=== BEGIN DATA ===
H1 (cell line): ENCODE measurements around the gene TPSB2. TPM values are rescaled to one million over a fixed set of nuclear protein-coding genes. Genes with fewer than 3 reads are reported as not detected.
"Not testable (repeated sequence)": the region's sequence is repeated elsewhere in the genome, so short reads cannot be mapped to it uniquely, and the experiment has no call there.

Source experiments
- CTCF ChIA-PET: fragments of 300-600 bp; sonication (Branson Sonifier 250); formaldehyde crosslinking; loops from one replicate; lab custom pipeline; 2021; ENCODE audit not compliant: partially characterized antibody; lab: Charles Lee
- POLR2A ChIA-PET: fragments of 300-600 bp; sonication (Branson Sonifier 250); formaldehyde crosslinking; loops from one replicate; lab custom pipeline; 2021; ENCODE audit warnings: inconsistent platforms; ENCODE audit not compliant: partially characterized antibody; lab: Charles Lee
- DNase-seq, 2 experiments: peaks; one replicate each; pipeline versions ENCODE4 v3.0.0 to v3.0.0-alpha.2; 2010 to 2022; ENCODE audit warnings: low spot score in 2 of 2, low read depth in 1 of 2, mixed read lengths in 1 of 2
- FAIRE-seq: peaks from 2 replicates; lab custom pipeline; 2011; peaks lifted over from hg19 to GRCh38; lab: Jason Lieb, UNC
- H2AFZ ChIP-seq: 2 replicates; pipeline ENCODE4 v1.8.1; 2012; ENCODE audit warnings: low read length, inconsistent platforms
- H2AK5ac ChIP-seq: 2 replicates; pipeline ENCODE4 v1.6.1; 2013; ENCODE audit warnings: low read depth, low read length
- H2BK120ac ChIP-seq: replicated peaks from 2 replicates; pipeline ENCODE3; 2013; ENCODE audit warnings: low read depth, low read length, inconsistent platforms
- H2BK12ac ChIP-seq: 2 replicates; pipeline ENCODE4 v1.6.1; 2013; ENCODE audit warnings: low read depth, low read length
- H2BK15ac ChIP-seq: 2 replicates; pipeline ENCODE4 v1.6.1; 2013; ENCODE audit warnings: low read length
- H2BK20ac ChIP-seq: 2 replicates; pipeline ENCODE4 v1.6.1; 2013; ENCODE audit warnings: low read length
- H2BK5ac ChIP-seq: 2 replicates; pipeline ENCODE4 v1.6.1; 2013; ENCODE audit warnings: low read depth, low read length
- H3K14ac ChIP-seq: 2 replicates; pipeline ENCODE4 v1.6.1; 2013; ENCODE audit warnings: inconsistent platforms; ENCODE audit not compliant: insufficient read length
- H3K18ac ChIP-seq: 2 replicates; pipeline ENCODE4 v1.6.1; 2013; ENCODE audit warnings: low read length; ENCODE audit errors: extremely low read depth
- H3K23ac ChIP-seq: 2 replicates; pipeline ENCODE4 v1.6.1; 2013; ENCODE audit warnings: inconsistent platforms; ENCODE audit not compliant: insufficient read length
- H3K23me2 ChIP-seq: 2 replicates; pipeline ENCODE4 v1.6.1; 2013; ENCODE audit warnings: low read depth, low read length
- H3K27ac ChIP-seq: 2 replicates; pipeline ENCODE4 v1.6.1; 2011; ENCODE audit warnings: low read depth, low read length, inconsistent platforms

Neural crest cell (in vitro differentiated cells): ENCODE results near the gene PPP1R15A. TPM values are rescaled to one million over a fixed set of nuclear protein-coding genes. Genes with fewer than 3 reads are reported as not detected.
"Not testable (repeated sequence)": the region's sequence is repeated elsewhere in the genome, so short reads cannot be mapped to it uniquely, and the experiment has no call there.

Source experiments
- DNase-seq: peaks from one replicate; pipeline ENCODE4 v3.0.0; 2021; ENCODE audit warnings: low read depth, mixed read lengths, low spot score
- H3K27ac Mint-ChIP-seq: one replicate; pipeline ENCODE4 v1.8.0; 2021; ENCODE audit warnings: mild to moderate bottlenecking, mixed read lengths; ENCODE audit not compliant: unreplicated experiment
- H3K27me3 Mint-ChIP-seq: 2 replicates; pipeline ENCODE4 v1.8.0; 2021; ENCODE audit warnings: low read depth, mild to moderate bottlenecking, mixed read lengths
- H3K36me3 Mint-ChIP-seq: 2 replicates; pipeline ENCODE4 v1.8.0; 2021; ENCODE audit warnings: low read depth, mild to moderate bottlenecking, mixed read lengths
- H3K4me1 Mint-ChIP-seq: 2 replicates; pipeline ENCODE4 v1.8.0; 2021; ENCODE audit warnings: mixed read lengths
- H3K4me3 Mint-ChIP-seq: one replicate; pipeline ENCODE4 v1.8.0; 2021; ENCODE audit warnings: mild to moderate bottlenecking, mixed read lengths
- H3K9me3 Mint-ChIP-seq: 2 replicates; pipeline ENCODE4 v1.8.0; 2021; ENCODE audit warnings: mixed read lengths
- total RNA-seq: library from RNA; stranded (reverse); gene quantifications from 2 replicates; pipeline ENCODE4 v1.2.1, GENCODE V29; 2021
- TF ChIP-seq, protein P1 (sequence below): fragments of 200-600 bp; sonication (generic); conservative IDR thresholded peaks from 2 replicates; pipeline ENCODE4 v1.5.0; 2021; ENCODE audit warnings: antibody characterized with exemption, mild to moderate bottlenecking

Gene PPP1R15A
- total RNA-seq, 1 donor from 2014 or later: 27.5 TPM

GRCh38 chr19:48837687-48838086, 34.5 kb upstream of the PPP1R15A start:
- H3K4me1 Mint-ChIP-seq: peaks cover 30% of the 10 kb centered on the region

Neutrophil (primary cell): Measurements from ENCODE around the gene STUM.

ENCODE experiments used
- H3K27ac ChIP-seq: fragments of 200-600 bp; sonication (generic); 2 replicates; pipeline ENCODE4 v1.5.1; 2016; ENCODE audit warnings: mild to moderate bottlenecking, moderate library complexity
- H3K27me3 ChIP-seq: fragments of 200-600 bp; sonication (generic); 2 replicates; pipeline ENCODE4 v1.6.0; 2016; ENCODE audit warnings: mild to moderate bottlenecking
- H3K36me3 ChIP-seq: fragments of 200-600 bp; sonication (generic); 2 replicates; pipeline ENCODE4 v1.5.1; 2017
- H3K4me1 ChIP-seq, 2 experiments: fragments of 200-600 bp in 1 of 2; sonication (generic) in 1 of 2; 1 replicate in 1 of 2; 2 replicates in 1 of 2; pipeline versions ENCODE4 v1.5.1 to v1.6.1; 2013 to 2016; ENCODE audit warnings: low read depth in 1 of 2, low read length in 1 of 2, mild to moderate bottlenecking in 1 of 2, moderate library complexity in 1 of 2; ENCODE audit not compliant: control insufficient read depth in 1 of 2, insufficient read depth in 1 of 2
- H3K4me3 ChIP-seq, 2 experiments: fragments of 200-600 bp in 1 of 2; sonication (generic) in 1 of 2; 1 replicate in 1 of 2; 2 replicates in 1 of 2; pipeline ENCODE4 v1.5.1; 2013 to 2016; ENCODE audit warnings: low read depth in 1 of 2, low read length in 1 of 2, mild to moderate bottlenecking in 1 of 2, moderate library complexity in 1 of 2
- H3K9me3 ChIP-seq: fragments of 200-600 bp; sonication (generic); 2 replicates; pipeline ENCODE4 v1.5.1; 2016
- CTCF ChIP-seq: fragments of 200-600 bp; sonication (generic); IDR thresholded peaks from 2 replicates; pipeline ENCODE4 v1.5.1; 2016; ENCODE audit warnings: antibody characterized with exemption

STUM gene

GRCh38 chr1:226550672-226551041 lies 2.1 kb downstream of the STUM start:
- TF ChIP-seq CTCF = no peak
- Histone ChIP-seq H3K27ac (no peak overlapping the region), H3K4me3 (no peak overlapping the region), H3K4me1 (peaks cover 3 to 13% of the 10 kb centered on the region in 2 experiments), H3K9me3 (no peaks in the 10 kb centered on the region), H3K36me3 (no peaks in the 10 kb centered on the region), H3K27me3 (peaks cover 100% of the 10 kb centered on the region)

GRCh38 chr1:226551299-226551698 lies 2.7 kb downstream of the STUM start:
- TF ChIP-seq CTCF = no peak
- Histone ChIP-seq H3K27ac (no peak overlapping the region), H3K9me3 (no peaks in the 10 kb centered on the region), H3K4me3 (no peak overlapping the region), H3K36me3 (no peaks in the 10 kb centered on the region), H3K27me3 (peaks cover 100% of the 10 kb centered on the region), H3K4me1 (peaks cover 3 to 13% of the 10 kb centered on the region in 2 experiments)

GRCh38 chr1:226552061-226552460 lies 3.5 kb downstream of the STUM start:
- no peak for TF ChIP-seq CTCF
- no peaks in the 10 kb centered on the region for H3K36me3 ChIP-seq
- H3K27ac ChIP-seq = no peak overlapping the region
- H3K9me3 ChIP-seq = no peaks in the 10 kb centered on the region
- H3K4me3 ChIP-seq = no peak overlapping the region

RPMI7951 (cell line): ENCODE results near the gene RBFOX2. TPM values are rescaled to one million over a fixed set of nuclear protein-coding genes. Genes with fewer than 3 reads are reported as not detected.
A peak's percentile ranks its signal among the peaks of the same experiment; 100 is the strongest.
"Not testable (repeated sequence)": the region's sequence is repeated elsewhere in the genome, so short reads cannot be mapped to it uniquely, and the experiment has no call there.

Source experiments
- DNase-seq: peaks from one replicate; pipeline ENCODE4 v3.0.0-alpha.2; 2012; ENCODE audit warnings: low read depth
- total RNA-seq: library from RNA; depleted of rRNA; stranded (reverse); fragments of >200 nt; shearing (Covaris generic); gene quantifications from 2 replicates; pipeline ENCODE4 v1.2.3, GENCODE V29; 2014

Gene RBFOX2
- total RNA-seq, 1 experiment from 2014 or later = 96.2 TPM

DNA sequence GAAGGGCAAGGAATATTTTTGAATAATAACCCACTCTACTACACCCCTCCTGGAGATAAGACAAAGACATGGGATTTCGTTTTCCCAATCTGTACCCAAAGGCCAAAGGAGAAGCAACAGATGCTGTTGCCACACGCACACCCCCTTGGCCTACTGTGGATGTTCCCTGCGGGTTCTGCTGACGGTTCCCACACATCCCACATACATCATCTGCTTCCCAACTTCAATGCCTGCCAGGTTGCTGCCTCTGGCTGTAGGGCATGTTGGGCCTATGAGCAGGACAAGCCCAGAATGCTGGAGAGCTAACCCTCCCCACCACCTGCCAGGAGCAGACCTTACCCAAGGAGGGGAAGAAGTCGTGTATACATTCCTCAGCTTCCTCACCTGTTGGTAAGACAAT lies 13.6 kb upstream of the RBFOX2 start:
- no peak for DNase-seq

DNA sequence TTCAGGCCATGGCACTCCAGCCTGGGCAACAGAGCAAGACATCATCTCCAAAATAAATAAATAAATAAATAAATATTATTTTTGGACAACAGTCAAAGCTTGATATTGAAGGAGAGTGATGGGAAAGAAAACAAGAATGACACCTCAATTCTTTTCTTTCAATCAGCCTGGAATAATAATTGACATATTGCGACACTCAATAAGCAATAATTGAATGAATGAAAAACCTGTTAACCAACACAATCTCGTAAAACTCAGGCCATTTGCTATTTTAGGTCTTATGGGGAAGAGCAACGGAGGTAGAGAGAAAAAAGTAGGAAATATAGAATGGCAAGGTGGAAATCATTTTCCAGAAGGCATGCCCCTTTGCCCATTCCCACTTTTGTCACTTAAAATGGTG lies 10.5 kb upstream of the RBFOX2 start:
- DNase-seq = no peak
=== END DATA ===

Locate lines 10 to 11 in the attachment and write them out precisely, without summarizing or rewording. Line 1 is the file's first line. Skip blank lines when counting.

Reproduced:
- H2BK120ac ChIP-seq: replicated peaks from 2 replicates; pipeline ENCODE3; 2013; ENCODE audit warnings: low read depth, low read length, inconsistent platforms
- H2BK12ac ChIP-seq: 2 replicates; pipeline ENCODE4 v1.6.1; 2013; ENCODE audit warnings: low read depth, low read length